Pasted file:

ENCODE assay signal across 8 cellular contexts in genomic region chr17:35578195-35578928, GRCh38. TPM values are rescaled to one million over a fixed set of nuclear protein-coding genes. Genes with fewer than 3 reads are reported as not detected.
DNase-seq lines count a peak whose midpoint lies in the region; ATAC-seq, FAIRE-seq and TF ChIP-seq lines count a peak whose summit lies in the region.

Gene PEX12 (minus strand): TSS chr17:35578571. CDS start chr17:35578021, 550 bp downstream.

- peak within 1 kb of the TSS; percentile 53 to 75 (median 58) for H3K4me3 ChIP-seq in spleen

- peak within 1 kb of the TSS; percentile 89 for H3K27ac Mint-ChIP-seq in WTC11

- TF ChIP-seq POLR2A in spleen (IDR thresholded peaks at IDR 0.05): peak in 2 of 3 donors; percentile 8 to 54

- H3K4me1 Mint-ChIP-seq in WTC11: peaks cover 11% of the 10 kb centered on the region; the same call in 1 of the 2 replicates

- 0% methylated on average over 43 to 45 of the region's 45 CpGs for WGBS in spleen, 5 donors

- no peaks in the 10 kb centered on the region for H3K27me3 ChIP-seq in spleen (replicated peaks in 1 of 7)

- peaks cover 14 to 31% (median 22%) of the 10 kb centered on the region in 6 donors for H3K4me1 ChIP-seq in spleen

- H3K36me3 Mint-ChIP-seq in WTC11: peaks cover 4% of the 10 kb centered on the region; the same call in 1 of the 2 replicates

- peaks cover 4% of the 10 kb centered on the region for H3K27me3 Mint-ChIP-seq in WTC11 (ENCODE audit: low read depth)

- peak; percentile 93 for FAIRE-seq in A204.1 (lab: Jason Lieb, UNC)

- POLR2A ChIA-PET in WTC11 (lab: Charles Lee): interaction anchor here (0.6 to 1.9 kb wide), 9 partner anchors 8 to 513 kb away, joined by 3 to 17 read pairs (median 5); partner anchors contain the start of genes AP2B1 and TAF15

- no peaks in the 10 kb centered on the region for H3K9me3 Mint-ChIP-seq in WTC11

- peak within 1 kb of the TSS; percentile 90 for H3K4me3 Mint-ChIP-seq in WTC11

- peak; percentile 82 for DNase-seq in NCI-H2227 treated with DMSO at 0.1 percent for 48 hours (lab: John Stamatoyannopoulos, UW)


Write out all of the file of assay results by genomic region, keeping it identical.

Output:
ENCODE assay signal across 8 cellular contexts in genomic region chr17:35578195-35578928, GRCh38. TPM values are rescaled to one million over a fixed set of nuclear protein-coding genes. Genes with fewer than 3 reads are reported as not detected.
DNase-seq lines count a peak whose midpoint lies in the region; ATAC-seq, FAIRE-seq and TF ChIP-seq lines count a peak whose summit lies in the region.

Gene PEX12 (minus strand): TSS chr17:35578571. CDS start chr17:35578021, 550 bp downstream.

- peak within 1 kb of the TSS; percentile 53 to 75 (median 58) for H3K4me3 ChIP-seq in spleen

- peak within 1 kb of the TSS; percentile 89 for H3K27ac Mint-ChIP-seq in WTC11

- TF ChIP-seq POLR2A in spleen (IDR thresholded peaks at IDR 0.05): peak in 2 of 3 donors; percentile 8 to 54

- H3K4me1 Mint-ChIP-seq in WTC11: peaks cover 11% of the 10 kb centered on the region; the same call in 1 of the 2 replicates

- 0% methylated on average over 43 to 45 of the region's 45 CpGs for WGBS in spleen, 5 donors

- no peaks in the 10 kb centered on the region for H3K27me3 ChIP-seq in spleen (replicated peaks in 1 of 7)

- peaks cover 14 to 31% (median 22%) of the 10 kb centered on the region in 6 donors for H3K4me1 ChIP-seq in spleen

- H3K36me3 Mint-ChIP-seq in WTC11: peaks cover 4% of the 10 kb centered on the region; the same call in 1 of the 2 replicates

- peaks cover 4% of the 10 kb centered on the region for H3K27me3 Mint-ChIP-seq in WTC11 (ENCODE audit: low read depth)

- peak; percentile 93 for FAIRE-seq in A204.1 (lab: Jason Lieb, UNC)

- POLR2A ChIA-PET in WTC11 (lab: Charles Lee): interaction anchor here (0.6 to 1.9 kb wide), 9 partner anchors 8 to 513 kb away, joined by 3 to 17 read pairs (median 5); partner anchors contain the start of genes AP2B1 and TAF15

- no peaks in the 10 kb centered on the region for H3K9me3 Mint-ChIP-seq in WTC11

- peak within 1 kb of the TSS; percentile 90 for H3K4me3 Mint-ChIP-seq in WTC11

- peak; percentile 82 for DNase-seq in NCI-H2227 treated with DMSO at 0.1 percent for 48 hours (lab: John Stamatoyannopoulos, UW)